Hydrogen sorption and desorption properties of Pd-alloys and steels investigated by electrochemical methods and mass spectrometry

Anna Uluc

Research output: ThesisDissertation (TU Delft)

32 Downloads (Pure)


Although it has been more than a century since the first known hydrogen embrittlement case was reported, the fundamental question regarding its mechanism is still open to debate. Understanding the hydrogen-metal interactions is of great importance in tailoring microstructures that will have excellent mechanical properties while still resisting hydrogen embrittlement. This is because microstructure and composition affect the thermodynamic and mechanical stability of a material in the presence of hydrogen, as well as the kinetics of processes such as crack propagation, and absorption, desorption and diffusion of hydrogen.
So far, thermal desorption spectroscopy has been widely used in investigating hydrogen traps present in alloys. This method is well-established in identifying binding energies of traps with hydrogen. Mechanical testing, on the other hand, provides a direct assessment of embrittlement but cannot determine trap types or the amount of hydrogen in the material. A direct observation of the material can be provided by in-situ TEM, where evidence of the effect of hydrogen on fracture behavior and dislocation pile-ups is given.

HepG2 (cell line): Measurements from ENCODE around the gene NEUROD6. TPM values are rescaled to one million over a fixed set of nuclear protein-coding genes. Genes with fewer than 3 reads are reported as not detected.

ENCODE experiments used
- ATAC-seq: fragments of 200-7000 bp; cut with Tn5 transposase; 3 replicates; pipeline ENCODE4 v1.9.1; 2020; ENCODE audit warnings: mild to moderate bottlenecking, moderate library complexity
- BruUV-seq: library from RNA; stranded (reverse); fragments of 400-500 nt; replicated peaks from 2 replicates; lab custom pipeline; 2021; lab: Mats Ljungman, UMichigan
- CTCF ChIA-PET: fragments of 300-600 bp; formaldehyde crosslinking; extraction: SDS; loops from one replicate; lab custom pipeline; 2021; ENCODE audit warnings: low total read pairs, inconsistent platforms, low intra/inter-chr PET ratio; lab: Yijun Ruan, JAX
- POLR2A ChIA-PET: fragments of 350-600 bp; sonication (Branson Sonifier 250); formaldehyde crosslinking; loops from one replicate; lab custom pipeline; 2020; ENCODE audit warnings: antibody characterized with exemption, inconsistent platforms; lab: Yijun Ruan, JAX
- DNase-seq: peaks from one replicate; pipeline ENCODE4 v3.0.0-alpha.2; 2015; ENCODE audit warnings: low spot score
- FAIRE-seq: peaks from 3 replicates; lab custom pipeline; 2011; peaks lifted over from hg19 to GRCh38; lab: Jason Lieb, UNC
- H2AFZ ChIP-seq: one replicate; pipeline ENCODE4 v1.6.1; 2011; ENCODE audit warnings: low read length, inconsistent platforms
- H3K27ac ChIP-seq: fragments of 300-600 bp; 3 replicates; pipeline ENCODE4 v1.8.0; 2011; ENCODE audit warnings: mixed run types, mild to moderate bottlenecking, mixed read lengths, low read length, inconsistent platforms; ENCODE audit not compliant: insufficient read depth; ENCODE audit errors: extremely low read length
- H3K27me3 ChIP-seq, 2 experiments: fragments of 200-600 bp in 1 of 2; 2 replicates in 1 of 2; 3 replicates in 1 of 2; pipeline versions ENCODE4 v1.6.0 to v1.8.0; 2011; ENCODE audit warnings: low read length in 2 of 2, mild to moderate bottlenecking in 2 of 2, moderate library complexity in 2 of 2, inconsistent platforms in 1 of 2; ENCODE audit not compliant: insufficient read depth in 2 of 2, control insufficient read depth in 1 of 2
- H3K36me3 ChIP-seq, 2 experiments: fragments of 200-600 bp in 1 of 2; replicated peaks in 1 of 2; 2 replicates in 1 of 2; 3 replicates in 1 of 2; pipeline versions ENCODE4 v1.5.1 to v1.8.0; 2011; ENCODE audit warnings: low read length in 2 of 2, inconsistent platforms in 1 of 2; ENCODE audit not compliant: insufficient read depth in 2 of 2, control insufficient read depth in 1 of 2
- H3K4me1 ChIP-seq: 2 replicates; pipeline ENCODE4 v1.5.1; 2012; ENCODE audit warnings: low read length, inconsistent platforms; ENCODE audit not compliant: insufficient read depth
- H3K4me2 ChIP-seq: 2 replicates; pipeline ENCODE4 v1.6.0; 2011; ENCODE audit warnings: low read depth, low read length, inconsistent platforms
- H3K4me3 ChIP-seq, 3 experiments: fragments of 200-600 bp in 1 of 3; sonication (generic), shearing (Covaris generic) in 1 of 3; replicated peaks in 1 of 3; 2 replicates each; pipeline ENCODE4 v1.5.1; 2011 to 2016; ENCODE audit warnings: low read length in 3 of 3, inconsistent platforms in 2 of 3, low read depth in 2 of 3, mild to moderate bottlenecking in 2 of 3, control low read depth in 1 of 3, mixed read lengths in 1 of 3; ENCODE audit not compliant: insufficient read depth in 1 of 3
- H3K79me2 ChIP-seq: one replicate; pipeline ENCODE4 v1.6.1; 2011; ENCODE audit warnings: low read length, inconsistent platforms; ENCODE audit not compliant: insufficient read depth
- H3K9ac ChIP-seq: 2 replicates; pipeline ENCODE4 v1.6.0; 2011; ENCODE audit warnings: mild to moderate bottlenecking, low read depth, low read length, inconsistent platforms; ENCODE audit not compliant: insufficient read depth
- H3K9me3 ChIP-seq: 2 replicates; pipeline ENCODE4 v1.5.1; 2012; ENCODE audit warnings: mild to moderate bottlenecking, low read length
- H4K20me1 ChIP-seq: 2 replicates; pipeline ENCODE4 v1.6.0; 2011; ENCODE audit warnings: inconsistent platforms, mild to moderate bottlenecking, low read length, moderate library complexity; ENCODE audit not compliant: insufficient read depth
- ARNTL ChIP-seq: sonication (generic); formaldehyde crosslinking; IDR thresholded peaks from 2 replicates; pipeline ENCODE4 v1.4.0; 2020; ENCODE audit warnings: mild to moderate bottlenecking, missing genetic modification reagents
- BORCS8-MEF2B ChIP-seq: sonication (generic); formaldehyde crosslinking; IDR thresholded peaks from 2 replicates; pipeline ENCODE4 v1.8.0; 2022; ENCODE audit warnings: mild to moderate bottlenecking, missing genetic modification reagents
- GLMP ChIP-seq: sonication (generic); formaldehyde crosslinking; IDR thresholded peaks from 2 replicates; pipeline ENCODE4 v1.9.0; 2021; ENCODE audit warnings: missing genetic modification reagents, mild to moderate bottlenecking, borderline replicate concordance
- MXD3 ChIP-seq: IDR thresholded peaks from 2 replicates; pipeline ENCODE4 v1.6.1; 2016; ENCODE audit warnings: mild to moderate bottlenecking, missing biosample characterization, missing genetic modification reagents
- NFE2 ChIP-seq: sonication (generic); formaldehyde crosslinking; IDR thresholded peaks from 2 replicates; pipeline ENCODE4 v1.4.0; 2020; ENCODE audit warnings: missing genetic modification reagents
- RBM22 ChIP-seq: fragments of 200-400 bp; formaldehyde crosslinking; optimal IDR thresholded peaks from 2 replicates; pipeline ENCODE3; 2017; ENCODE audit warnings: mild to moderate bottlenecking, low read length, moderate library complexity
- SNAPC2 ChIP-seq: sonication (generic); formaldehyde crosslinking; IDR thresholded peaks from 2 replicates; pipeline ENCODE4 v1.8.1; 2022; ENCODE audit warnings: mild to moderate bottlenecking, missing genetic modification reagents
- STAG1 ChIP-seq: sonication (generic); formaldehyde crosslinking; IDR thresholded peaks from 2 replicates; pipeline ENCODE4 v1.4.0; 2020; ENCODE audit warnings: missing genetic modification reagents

In order to complement the above-mentioned methods, in this work a non-destructive, fast and easy method is presented that can be used for screening the hydrogen uptake of alloys. An electrochemical method based on cyclic voltammetry (CV) is used to investigate the hydrogen absorption and desorption of different materials. The method is very useful in quantifying small amounts of hydrogen.
Original languageEnglish
Awarding Institution
  • Delft University of Technology
  • Thijsse, Barend, Supervisor
  • Bottger, A.J., Advisor
Award date24 Nov 2015
Print ISBNs978-94-6233-171-6
Publication statusPublished - 2015

Fingerprint Dive into the research topics of 'Hydrogen sorption and desorption properties of Pd-alloys and steels investigated by electrochemical methods and mass spectrometry'. Together they form a unique fingerprint.

Cite this